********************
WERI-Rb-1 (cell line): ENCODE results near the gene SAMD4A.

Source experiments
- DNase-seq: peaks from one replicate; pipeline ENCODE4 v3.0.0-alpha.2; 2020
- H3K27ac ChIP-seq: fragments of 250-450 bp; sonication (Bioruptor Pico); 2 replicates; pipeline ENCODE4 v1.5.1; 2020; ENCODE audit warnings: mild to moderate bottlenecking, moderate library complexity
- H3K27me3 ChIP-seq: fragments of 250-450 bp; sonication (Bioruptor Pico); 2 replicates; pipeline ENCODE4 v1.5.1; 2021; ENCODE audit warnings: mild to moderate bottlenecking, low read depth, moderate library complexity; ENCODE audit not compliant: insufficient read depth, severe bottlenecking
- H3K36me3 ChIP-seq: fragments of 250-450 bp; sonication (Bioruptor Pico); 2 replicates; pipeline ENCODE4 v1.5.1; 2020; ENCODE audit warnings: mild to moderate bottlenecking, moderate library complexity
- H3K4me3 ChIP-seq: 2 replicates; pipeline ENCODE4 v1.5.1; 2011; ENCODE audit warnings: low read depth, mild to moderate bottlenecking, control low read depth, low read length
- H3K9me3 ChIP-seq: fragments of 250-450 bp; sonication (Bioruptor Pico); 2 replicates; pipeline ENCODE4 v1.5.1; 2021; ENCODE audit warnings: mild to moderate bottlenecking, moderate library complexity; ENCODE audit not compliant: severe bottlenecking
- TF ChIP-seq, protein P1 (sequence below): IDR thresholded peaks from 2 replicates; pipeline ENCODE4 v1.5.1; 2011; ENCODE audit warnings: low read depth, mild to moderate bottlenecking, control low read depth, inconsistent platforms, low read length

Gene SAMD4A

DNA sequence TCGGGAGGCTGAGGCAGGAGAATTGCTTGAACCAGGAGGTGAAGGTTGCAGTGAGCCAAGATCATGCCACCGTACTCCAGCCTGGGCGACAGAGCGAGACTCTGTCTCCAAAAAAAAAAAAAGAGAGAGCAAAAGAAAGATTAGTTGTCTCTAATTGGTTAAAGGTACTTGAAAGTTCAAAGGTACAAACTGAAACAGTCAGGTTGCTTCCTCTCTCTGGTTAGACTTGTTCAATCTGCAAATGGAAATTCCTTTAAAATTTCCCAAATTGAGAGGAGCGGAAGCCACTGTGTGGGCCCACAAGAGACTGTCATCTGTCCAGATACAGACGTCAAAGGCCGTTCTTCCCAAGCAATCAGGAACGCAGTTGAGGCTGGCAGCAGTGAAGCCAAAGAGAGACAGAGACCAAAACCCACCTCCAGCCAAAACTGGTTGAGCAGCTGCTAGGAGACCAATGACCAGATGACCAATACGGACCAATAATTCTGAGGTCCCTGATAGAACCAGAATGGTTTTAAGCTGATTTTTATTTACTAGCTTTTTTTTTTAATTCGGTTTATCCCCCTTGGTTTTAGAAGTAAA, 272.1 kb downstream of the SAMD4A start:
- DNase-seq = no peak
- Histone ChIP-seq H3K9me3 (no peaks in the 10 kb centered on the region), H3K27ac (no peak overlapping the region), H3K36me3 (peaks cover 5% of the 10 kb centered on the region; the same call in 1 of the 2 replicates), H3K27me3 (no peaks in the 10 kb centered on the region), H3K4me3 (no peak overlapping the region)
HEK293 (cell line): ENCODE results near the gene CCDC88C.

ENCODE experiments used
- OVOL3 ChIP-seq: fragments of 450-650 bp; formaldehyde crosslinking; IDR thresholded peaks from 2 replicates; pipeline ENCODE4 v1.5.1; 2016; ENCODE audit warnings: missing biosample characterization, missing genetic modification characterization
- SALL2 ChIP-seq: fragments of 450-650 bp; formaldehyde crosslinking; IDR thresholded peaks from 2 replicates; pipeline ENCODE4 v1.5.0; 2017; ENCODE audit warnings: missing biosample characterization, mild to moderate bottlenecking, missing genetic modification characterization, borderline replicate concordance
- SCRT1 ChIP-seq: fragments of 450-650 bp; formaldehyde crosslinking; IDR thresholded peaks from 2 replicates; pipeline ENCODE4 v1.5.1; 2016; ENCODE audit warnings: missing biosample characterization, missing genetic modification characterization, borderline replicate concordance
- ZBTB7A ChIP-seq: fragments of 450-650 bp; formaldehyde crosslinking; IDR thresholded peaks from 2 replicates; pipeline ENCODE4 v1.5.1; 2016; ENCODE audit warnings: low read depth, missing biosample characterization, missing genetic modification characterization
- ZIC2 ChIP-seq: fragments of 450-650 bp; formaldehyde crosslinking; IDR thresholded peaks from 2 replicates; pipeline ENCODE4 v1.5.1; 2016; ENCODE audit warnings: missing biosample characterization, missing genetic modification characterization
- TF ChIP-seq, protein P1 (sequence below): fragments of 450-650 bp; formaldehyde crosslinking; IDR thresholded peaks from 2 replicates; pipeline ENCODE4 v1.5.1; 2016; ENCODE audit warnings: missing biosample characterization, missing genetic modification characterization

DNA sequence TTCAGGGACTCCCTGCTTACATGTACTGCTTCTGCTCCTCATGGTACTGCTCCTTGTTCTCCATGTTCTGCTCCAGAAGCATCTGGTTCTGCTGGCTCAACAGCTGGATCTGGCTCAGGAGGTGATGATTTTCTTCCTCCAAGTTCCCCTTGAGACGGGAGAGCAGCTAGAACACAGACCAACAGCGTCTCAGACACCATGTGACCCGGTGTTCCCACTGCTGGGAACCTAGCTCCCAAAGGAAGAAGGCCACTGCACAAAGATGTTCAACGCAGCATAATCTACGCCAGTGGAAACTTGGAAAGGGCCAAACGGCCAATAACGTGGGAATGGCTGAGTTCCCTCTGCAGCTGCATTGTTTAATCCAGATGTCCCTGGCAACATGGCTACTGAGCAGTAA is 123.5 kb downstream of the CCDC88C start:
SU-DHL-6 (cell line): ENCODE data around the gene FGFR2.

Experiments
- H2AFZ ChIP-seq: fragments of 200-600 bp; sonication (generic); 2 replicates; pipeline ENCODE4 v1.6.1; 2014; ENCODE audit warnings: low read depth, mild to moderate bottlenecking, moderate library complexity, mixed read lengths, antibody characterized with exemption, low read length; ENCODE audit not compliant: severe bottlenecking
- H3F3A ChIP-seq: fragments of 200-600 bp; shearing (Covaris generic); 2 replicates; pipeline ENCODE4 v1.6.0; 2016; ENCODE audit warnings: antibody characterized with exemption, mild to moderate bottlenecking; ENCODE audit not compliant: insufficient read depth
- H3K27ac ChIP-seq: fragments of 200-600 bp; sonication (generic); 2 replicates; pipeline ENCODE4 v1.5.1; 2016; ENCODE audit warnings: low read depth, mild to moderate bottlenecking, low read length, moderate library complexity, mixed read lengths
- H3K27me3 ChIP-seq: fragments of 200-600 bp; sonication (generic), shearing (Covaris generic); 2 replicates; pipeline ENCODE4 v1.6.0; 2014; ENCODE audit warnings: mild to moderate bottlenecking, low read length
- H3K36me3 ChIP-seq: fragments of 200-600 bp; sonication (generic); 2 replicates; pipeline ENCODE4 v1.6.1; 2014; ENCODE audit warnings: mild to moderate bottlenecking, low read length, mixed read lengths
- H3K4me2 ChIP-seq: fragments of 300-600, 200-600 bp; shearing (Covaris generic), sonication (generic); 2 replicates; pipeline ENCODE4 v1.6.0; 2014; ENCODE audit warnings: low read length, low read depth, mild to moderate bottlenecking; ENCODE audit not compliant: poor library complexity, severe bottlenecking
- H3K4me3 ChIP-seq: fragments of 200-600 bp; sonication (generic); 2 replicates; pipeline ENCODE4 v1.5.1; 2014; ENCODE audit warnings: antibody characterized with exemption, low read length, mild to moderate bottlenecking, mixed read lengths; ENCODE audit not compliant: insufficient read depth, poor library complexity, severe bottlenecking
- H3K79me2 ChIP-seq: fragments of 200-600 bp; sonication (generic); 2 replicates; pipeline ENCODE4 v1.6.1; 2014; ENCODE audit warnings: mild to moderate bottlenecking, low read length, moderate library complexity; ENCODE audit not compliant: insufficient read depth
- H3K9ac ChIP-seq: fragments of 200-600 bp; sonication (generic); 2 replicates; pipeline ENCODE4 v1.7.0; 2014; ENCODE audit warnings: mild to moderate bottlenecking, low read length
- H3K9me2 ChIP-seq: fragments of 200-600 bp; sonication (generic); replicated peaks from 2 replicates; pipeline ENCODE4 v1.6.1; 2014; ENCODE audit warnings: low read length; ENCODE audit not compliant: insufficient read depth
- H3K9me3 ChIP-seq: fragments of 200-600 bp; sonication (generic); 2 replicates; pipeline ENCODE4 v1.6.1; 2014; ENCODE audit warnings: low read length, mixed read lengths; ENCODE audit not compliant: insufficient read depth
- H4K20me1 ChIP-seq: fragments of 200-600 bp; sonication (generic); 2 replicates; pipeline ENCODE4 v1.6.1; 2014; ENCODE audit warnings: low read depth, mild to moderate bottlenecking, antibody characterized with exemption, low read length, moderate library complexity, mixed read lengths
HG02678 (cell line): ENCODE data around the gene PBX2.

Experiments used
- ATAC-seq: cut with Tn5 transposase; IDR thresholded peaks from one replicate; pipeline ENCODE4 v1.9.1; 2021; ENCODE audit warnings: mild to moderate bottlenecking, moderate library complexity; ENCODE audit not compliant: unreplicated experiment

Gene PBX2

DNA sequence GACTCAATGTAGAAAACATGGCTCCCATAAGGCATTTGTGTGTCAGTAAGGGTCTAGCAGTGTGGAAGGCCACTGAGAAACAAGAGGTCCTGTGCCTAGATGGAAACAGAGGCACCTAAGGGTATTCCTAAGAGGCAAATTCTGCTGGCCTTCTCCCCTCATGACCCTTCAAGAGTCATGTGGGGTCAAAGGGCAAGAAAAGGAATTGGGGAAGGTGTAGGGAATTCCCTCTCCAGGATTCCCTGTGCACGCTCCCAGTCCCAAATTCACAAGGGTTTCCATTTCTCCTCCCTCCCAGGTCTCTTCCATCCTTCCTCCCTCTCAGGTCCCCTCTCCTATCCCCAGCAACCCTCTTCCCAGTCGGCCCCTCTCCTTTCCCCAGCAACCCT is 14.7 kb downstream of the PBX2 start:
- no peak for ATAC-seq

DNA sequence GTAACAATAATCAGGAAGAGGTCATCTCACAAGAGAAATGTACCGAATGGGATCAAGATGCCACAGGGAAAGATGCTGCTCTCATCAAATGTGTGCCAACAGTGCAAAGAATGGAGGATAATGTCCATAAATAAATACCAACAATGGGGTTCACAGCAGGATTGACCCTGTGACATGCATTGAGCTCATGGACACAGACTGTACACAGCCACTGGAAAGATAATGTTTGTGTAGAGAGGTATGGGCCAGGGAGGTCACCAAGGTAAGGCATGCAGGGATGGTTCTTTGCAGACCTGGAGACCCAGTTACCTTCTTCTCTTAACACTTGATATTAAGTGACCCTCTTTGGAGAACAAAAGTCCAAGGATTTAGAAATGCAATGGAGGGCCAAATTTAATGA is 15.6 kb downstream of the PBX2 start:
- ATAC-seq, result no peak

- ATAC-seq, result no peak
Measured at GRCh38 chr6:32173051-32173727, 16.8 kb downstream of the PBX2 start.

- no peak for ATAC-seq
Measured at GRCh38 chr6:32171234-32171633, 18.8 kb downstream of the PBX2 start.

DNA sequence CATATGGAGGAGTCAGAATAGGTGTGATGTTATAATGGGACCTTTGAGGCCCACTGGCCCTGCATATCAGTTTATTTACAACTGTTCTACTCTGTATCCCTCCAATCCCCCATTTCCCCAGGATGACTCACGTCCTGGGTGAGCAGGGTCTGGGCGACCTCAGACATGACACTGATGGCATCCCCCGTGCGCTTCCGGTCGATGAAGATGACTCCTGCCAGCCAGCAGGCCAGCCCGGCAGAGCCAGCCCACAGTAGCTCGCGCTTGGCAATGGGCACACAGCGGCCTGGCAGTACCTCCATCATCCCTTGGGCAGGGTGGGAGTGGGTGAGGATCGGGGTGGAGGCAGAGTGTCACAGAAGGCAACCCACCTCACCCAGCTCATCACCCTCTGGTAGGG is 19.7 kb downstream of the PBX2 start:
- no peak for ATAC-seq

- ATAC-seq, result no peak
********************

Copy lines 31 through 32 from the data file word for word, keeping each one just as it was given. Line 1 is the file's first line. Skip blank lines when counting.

- H3K4me3 ChIP-seq: fragments of 200-600 bp; sonication (generic); 2 replicates; pipeline ENCODE4 v1.5.1; 2014; ENCODE audit warnings: antibody characterized with exemption, low read length, mild to moderate bottlenecking, mixed read lengths; ENCODE audit not compliant: insufficient read depth, poor library complexity, severe bottlenecking
- H3K79me2 ChIP-seq: fragments of 200-600 bp; sonication (generic); 2 replicates; pipeline ENCODE4 v1.6.1; 2014; ENCODE audit warnings: mild to moderate bottlenecking, low read length, moderate library complexity; ENCODE audit not compliant: insufficient read depth